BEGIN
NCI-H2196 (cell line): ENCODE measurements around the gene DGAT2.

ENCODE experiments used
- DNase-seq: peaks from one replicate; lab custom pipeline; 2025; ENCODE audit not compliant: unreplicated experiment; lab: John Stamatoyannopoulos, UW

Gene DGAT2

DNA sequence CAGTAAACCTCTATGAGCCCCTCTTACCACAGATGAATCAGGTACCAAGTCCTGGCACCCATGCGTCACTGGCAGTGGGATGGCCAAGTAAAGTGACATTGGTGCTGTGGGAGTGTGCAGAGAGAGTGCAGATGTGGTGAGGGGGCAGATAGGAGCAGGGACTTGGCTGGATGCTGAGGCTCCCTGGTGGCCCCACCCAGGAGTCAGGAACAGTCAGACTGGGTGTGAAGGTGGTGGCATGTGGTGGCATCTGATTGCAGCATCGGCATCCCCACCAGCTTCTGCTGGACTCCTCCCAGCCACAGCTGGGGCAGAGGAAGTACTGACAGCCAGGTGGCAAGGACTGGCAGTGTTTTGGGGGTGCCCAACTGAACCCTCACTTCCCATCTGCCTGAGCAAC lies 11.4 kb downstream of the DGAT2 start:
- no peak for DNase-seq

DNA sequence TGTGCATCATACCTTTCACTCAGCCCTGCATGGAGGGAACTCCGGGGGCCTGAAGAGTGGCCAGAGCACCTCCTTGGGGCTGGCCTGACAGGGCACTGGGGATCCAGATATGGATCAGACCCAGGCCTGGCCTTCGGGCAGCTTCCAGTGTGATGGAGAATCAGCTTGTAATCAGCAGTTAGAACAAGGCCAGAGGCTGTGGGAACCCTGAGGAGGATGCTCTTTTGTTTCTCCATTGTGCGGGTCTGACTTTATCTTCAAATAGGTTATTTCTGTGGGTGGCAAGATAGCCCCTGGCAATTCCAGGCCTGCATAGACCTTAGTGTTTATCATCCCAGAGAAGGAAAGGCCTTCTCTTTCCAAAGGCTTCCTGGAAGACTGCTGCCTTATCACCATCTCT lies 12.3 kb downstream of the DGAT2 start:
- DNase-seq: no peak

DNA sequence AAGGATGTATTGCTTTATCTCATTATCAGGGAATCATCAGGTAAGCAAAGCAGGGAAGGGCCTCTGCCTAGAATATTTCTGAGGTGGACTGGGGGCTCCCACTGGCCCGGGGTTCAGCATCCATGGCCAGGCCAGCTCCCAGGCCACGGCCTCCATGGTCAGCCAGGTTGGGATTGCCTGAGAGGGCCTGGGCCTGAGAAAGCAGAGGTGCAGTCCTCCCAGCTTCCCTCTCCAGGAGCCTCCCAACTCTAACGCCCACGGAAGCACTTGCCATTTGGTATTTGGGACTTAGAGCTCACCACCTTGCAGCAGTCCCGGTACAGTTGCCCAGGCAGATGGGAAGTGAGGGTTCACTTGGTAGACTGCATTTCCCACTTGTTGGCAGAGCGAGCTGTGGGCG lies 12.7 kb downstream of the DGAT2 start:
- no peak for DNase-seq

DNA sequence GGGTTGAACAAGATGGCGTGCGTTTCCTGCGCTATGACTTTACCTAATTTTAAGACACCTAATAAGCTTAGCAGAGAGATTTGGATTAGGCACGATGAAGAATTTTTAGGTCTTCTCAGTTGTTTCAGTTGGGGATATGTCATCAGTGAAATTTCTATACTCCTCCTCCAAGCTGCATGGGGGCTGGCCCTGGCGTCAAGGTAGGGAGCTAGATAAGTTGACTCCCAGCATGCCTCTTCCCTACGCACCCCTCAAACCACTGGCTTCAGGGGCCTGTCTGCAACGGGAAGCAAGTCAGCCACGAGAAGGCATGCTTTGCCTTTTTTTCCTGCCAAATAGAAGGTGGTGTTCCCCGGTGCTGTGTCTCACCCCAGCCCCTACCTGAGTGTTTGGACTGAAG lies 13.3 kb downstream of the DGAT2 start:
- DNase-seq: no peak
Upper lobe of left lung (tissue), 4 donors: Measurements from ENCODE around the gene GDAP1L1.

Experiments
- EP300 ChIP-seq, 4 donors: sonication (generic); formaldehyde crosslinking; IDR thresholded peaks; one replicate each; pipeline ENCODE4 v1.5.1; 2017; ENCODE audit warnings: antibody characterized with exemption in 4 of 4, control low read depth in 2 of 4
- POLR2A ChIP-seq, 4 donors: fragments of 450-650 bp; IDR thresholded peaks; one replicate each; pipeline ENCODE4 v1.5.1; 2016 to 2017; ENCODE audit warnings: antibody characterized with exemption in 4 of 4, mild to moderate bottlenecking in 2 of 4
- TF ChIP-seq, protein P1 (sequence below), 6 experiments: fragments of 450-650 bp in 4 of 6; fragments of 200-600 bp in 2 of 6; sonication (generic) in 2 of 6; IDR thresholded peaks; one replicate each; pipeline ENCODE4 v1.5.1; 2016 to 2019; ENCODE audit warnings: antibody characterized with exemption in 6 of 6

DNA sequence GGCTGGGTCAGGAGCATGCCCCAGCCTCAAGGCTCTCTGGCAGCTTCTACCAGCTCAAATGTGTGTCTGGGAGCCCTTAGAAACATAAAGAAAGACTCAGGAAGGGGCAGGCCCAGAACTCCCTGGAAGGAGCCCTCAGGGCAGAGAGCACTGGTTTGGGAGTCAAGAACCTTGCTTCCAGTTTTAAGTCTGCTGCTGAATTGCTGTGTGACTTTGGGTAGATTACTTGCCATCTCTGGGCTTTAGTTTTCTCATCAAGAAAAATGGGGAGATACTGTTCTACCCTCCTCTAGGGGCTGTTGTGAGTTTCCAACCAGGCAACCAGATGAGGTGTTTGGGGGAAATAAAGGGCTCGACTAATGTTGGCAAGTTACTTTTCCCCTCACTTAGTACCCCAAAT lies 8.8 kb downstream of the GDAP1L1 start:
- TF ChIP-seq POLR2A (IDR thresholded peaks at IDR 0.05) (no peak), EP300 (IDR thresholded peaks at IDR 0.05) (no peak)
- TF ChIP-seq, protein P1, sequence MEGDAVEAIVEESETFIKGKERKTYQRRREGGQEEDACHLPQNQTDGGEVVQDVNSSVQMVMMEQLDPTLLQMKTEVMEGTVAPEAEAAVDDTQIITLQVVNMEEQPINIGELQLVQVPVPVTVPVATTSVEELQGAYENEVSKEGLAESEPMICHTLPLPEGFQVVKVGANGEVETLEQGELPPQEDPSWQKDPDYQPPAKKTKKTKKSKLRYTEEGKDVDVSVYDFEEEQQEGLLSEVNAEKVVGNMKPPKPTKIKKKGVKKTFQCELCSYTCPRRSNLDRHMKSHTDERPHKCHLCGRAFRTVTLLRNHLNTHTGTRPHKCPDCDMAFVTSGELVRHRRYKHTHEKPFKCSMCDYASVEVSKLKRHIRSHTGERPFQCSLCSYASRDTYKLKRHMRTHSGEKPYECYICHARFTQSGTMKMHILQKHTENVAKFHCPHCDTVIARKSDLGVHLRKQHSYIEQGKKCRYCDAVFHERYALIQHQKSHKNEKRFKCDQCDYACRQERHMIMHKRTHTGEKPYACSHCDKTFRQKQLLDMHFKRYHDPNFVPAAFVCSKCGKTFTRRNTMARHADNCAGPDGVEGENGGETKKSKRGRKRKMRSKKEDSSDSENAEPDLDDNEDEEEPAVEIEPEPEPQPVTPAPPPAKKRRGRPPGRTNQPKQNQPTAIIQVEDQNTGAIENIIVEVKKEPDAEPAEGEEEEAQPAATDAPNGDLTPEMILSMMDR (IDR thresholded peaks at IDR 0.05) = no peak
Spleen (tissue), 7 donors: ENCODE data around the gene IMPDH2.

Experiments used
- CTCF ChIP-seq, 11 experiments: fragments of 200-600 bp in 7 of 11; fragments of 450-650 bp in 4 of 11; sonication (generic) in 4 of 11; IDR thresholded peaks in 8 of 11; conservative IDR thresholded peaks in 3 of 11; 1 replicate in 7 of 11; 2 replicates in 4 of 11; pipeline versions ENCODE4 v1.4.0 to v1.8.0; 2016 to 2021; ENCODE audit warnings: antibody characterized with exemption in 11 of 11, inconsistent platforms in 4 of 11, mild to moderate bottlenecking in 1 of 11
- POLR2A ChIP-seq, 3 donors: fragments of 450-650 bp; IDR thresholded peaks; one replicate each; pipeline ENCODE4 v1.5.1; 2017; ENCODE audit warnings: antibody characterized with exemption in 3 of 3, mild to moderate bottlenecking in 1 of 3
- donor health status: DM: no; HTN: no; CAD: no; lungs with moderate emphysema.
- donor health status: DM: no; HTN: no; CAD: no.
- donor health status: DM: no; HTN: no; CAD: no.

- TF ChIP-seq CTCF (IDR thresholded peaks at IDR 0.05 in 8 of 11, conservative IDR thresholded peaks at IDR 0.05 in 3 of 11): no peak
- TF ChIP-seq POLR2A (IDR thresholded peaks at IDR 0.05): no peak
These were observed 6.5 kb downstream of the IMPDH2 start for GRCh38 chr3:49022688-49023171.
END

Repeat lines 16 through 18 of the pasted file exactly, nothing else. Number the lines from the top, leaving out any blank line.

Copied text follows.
- POLR2A ChIP-seq, 4 donors: fragments of 450-650 bp; IDR thresholded peaks; one replicate each; pipeline ENCODE4 v1.5.1; 2016 to 2017; ENCODE audit warnings: antibody characterized with exemption in 4 of 4, mild to moderate bottlenecking in 2 of 4
- TF ChIP-seq, protein P1 (sequence below), 6 experiments: fragments of 450-650 bp in 4 of 6; fragments of 200-600 bp in 2 of 6; sonication (generic) in 2 of 6; IDR thresholded peaks; one replicate each; pipeline ENCODE4 v1.5.1; 2016 to 2019; ENCODE audit warnings: antibody characterized with exemption in 6 of 6

DNA sequence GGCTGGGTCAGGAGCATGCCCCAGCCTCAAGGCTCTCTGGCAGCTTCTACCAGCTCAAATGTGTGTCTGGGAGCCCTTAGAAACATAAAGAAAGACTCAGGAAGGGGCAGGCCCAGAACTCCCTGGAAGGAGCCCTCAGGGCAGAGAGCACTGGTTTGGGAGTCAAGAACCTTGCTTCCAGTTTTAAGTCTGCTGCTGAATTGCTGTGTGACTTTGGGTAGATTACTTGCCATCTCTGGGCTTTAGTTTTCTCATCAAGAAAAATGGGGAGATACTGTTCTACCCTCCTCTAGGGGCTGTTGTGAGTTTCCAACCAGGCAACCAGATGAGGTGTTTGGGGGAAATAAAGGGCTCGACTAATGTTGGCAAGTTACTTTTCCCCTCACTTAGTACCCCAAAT lies 8.8 kb downstream of the GDAP1L1 start: